There is more information later on in the article about this, but university tutors are also the ones in the best position to show you how to go about dropping out. This can include signposting the appropriate forms on the website, and the members of staff who will help you coordinate your withdrawal.
2. Fully explore the alternative options to dropping out of university
While talking to friends in the same boat may be really useful for some people who are considering dropping out, it may not help everyone. However, there are lots of other avenues of support to consider.
You have likely worked hard to earn your place at university, investing a lot of time and effort. Dropping out should be the very last stage if you are struggling with university, and there are more alternative solutions that you may not be aware of.
For example, if financial worries are making you consider dropping out, all universities should have aid available to those who really need it. Talk to the financial advisor at your university, who will be able to signpost relevant bursaries and hardship funds that you can apply to.
Alternatively, for a general guide to grants and bursaries, have a look at this article from Save the Student.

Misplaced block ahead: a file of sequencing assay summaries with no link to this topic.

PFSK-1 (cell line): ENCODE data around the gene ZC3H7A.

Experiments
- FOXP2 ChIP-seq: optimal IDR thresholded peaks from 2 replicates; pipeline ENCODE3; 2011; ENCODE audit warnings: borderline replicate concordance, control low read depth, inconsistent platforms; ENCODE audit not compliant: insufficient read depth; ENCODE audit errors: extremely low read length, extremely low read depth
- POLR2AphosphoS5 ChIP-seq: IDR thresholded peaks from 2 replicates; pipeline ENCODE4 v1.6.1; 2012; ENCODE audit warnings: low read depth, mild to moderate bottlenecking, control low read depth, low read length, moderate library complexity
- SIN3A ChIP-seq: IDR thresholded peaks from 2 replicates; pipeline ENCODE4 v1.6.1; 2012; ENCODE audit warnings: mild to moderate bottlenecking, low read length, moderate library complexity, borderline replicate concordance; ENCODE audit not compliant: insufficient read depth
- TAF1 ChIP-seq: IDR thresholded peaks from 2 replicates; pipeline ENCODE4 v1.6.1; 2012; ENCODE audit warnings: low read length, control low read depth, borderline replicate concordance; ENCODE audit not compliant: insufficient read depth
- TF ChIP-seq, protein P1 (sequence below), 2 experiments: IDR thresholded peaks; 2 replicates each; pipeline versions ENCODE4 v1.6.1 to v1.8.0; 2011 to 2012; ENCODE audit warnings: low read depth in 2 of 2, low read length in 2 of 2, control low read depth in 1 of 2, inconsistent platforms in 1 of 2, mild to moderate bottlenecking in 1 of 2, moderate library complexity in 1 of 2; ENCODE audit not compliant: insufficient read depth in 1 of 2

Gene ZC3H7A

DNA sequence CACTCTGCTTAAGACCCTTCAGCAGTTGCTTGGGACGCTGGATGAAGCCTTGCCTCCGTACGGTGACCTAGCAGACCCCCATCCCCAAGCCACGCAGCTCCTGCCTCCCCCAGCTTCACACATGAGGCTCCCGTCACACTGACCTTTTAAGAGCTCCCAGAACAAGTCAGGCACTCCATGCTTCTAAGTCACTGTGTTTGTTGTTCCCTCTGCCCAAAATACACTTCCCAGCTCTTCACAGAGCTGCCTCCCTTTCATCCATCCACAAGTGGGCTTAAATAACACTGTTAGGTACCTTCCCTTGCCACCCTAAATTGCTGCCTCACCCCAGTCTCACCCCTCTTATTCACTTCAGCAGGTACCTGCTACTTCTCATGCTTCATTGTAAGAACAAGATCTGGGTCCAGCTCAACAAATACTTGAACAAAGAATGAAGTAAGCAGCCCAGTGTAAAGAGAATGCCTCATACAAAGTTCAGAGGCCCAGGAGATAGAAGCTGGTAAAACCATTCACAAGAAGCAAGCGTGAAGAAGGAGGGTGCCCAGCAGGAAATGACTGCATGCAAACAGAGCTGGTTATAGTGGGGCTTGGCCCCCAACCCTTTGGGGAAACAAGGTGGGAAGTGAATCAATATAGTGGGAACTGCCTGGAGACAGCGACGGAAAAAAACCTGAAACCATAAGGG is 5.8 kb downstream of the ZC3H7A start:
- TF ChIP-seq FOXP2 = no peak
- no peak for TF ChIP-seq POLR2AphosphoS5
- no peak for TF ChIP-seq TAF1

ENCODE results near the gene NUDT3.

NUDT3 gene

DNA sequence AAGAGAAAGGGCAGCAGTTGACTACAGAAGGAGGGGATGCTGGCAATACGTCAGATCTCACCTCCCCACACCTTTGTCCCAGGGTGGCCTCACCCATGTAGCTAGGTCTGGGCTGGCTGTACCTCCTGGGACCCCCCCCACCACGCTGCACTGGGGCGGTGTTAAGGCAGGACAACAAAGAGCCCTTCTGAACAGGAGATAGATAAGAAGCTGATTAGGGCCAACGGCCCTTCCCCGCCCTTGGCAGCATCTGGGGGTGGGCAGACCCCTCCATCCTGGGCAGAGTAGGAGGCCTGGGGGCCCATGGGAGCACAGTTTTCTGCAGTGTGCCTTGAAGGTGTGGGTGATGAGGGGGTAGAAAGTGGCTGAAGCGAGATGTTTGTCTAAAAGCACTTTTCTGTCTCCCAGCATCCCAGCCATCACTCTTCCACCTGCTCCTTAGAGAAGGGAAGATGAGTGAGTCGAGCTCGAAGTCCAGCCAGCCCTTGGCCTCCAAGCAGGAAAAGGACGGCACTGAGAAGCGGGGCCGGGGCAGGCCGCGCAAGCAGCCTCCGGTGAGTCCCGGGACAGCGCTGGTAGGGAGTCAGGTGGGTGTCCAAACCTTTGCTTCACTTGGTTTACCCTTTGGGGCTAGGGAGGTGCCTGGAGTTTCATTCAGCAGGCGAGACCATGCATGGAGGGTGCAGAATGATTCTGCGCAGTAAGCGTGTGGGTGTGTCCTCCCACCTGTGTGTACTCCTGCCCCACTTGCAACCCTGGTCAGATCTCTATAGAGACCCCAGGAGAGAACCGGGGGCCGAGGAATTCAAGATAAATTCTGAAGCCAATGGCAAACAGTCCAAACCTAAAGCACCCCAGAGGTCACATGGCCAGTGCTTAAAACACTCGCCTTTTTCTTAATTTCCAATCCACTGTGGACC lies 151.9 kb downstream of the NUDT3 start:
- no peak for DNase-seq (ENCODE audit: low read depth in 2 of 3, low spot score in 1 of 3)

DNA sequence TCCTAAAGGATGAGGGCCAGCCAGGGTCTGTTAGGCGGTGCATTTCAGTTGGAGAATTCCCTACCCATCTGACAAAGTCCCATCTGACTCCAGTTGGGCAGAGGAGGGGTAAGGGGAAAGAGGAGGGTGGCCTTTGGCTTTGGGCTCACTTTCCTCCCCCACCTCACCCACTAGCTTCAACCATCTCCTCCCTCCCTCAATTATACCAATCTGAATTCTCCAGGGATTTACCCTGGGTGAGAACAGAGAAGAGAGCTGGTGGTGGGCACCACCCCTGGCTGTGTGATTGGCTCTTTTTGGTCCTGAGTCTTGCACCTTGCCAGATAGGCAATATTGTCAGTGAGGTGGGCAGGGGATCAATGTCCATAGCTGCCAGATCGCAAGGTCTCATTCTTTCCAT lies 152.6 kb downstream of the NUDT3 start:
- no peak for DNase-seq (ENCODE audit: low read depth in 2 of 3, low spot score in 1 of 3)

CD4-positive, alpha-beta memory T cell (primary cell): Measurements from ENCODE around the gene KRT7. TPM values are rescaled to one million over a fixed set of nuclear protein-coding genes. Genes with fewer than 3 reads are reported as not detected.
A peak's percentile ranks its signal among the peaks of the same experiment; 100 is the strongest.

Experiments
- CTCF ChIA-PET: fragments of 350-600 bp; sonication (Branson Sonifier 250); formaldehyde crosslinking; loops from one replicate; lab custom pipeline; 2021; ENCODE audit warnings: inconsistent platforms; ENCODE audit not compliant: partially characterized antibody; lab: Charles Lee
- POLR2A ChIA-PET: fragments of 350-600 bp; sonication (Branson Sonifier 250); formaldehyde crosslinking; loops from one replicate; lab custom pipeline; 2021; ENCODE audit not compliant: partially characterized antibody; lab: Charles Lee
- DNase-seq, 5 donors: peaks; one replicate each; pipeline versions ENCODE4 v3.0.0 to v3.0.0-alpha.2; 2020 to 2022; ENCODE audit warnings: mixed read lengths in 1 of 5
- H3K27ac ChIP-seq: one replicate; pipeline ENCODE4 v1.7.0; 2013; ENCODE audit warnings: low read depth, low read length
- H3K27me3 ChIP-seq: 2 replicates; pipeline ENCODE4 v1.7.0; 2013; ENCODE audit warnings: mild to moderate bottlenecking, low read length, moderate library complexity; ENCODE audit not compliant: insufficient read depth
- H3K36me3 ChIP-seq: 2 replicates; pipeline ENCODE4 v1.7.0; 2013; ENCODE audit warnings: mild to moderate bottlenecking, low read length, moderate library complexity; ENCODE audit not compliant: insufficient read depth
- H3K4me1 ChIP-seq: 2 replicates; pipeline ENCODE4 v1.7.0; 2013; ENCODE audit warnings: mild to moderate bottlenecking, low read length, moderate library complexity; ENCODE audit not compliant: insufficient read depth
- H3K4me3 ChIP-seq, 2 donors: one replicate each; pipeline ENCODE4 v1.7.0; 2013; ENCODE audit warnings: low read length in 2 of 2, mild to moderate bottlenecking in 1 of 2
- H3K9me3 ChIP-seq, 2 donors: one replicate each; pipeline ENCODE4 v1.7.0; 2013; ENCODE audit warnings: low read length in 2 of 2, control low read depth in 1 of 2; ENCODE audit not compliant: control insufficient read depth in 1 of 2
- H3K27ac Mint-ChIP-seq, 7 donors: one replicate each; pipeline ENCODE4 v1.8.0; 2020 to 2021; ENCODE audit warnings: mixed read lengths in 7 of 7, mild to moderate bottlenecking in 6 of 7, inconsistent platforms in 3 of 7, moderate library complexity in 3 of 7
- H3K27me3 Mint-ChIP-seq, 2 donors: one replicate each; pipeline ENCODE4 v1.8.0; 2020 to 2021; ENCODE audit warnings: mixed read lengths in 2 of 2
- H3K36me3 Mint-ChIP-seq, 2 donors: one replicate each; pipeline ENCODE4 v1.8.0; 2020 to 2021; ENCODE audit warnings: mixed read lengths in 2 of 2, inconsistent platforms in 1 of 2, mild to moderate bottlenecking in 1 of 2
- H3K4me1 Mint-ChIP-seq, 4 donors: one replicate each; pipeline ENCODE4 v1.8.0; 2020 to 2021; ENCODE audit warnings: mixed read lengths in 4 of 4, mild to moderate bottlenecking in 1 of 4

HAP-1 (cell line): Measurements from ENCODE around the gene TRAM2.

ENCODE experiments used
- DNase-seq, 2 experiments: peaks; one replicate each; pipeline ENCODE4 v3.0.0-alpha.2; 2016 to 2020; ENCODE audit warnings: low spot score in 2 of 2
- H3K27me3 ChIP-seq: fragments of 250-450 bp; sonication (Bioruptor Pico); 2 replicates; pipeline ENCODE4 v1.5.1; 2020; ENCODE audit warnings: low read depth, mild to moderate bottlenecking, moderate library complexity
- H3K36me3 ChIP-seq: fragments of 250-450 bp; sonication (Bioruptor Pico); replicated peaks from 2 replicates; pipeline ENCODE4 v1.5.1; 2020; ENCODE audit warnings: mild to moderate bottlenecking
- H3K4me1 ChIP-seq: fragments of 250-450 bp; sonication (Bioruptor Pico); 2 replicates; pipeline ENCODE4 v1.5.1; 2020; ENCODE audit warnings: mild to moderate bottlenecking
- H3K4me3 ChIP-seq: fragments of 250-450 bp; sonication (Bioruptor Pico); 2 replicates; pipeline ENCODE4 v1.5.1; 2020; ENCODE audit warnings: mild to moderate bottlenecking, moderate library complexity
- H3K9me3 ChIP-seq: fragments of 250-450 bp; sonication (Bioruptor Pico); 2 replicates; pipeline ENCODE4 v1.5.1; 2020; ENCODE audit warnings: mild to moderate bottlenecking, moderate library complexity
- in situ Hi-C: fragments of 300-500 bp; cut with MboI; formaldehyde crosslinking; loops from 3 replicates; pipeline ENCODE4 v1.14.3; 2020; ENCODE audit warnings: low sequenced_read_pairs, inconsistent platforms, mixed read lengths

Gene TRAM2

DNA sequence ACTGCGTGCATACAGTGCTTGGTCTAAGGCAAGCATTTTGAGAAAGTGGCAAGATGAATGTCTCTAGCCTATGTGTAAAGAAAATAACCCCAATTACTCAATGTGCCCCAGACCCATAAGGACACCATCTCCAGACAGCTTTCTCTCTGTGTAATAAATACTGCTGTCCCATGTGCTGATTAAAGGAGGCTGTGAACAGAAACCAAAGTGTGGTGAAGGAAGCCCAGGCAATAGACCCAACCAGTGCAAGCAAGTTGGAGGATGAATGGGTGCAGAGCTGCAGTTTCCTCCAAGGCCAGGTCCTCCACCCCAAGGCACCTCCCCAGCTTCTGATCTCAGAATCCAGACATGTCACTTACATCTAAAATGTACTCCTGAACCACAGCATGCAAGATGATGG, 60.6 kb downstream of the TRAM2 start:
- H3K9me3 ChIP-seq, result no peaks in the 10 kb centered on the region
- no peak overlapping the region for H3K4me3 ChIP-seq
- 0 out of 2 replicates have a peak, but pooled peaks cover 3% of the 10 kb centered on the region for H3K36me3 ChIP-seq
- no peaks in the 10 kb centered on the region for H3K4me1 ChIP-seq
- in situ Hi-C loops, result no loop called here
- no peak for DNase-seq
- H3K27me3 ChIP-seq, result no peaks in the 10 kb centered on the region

University websites are actually a great way to search through their support services. For instance, this page from the University of Birmingham’s website has resources to help with everything from academics, to disabilities, to wellbeing.
This can be a great place to start comparing the pros and cons of seeking out support and staying in university, or dropping out and starting something else afresh.
Alternatively, depending on your individual circumstances, you may be able to temporarily withdraw from university rather than dropping out altogether. This can be ideal as you should be able to return to the same course without reapplying after this time off.
However, this is only really a route for students with extenuating circumstances, such as sudden health changes, rather than if you simply don’t feel university is right for you at that time. For more on temporary withdrawal, check out this page from the University of Warwick.